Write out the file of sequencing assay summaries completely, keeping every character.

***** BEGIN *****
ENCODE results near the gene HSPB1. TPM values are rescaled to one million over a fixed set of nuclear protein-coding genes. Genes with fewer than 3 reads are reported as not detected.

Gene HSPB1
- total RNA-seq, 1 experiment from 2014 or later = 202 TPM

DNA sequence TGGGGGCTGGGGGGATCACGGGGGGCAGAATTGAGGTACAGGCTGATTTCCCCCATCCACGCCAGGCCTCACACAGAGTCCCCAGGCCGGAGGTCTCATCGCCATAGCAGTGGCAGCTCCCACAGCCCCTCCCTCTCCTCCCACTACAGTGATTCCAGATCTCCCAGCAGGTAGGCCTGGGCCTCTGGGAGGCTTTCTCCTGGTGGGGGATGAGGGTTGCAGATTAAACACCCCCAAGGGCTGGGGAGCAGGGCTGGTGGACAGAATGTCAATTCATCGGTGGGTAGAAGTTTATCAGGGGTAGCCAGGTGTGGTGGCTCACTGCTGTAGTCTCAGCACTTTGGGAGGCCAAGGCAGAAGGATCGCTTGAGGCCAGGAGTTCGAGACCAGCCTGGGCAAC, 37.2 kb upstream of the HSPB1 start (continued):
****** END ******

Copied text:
ENCODE results near the gene HSPB1. TPM values are rescaled to one million over a fixed set of nuclear protein-coding genes. Genes with fewer than 3 reads are reported as not detected.

Gene HSPB1
- total RNA-seq, 1 experiment from 2014 or later = 202 TPM

DNA sequence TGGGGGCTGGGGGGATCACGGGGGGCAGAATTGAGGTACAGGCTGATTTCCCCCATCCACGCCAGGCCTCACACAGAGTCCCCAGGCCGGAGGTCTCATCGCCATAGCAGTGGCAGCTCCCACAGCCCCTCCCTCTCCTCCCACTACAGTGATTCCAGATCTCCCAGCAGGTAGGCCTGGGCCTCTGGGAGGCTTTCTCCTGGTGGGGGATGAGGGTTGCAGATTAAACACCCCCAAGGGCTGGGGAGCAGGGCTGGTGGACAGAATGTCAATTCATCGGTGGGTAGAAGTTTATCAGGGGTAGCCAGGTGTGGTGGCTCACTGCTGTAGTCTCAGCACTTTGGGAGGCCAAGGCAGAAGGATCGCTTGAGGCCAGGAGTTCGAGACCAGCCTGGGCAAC, 37.2 kb upstream of the HSPB1 start (continued):